==0==

The Books of Victoria Zigler

The Magical Chapters Trilogy:

  1. Witchlet
  2. The Pineapple Loving Dragon
  3. A Magical Storm

The Toby’s Tales Series:

  1. Toby’s New World
  2. Toby’s Monsters
  3. Toby’s Outing
  4. Toby’s Games
  5. Toby’s Special School

The Kero’s World Series:

  1. Kero Goes Walkies
  2. Kero Celebrates His Birthday
  3. Kero Gets Sick
  4. Kero Celebrates Halloween (due for release October 2013)
  5. Kero Goes To Town (due for release November 2013)
  6. Kero Celebrates Christmas (due for release December 2013)

Stand Alone Stories:

Bluebell The Fairy Guide

Frank The Friendly Ogre

The Great Tadpole Rescue

Asha’s Big Adventure (due for release August 2013)

Snowball The Oddball Kobold (due for release September 2013)

Poetry Books:

Mr. Pumpkin-Head And Other Poems

My Friends Of Fur And Feather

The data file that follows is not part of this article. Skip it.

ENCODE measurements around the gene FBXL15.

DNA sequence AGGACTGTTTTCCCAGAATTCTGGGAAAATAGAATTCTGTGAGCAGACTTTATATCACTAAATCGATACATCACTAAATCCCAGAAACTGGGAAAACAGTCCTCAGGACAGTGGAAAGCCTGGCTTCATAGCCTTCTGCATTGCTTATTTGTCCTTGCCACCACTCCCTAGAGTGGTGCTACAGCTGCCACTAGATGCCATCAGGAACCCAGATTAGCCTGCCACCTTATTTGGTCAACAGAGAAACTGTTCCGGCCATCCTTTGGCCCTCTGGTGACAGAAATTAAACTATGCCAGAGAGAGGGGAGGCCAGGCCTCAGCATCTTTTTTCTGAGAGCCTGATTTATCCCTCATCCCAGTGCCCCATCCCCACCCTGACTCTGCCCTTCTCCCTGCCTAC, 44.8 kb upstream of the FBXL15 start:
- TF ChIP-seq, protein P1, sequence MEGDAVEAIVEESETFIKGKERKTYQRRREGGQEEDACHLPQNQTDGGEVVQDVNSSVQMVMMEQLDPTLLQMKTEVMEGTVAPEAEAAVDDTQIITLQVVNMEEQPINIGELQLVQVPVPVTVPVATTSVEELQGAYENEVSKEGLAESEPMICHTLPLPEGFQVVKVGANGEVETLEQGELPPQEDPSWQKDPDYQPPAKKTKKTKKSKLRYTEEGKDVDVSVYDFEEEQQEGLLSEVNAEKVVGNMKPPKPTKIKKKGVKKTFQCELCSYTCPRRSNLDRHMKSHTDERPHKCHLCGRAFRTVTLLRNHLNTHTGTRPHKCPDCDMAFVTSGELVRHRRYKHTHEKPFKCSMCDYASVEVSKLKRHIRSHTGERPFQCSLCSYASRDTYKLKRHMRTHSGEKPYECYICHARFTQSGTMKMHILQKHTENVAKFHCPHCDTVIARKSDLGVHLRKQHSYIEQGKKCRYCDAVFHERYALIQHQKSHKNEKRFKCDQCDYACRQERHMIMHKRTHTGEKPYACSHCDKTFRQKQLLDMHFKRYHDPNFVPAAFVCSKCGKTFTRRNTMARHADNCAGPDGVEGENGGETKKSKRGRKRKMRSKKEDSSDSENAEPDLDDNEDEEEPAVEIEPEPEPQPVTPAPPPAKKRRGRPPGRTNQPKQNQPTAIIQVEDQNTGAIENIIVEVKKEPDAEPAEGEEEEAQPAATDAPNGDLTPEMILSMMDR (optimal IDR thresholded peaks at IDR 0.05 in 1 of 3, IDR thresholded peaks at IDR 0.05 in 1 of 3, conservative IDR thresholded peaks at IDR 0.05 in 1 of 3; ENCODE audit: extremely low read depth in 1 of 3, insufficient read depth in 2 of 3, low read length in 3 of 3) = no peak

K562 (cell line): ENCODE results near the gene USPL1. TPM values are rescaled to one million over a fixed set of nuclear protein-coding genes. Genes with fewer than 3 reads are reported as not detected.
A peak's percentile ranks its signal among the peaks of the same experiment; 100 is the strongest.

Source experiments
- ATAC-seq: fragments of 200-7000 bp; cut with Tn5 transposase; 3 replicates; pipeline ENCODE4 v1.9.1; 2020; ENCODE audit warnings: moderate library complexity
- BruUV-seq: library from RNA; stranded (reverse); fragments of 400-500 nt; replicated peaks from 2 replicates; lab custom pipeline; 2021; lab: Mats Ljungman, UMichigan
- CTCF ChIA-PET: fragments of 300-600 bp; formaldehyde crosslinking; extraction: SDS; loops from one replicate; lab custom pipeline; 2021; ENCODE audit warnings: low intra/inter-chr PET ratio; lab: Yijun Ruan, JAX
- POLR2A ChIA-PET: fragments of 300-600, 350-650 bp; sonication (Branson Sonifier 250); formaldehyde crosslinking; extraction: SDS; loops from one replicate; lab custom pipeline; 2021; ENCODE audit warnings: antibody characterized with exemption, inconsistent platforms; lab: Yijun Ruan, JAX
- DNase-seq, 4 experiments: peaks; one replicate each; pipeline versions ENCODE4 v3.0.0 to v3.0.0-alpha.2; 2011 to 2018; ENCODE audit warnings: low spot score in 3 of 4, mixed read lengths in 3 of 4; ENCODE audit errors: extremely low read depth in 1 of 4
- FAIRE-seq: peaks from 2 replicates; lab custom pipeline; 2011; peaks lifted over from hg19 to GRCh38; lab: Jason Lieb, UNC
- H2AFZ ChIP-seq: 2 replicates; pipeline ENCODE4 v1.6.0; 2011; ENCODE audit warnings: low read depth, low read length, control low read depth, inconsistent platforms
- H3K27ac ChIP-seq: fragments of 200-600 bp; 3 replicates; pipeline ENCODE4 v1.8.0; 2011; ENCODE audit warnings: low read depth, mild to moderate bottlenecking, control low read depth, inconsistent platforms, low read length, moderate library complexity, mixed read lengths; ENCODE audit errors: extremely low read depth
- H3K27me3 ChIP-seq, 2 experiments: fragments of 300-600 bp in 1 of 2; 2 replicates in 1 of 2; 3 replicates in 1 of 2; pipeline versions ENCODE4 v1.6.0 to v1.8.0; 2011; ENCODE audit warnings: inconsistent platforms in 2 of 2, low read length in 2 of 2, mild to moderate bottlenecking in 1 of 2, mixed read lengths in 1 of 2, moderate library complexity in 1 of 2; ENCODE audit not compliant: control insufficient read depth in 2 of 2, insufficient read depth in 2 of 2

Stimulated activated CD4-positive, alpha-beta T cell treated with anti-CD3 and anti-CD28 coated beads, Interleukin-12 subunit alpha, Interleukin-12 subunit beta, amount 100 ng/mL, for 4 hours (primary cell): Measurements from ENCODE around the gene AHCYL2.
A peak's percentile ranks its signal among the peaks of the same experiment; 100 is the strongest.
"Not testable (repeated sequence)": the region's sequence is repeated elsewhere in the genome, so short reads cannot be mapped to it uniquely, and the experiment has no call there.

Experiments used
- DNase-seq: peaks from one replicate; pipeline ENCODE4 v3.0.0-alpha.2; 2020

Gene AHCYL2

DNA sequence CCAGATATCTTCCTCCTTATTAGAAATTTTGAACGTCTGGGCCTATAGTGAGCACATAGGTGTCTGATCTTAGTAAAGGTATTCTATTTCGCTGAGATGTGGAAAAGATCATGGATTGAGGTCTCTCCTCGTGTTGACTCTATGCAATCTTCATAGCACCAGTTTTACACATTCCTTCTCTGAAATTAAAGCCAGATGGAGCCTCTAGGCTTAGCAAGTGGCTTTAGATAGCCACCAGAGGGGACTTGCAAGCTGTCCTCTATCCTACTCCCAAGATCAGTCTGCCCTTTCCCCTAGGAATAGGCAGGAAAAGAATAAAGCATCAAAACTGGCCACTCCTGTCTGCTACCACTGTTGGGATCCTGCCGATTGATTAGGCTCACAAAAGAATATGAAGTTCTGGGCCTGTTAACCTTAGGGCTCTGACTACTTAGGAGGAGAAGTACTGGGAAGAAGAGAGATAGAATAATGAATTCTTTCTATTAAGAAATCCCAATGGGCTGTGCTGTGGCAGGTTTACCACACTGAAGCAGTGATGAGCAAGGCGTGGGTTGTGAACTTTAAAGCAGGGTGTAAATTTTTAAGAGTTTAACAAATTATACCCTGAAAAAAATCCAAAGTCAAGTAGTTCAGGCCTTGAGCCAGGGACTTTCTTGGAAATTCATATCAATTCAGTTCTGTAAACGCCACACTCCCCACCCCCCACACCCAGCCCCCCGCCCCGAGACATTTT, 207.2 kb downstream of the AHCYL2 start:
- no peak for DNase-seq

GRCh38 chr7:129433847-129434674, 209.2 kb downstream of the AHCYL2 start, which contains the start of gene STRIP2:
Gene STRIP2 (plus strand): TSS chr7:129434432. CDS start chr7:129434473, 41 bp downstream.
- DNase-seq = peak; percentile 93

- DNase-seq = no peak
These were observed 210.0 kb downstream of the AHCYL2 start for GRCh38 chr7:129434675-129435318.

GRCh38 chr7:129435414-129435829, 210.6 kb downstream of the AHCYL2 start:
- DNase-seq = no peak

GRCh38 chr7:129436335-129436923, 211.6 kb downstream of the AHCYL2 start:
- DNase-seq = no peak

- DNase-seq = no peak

The Light Of Dawn And Other Poems

Waves Of Broken Dreams And Other Poems

The Leaf Monster And Other Children’s Poems (due for release September 2013)

“Sunflower” Blog Tour

Sunflower by Cass J. McMain

Final Digital Cover Published June 15th 2013

Hardback (203 x 127mm):
£19.99 / USD $29.99
ISBN: 978-1-909374-44-7

Paperback (203 x 127mm):
£11.99 / USD $19.99
ISBN: 978-1-909374-45-4

Kindle
£3.99 / USD $5.99
ISBN: 978-1-909374-46-1

ePub
£3.99 / USD $5.99
ISBN: 978-1-909374-47-8

BIC Code: FA

Michael is a metalworker with a name for building good fences. He’s even known by some neighborhood kids as Mr. Fence Man. But he wants to be something more: an artist like his former business partner, Alex. An artist, like his girlfriend, Jess, wants him to be. The commissions are starting to come in, and along with steady work making fences, things are looking good. The only problem he has is with his closest neighbor, who won’t allow visitors to pass through a gate between their properties. This dispute becomes a fight and Michael, enraged, makes a wrong choice.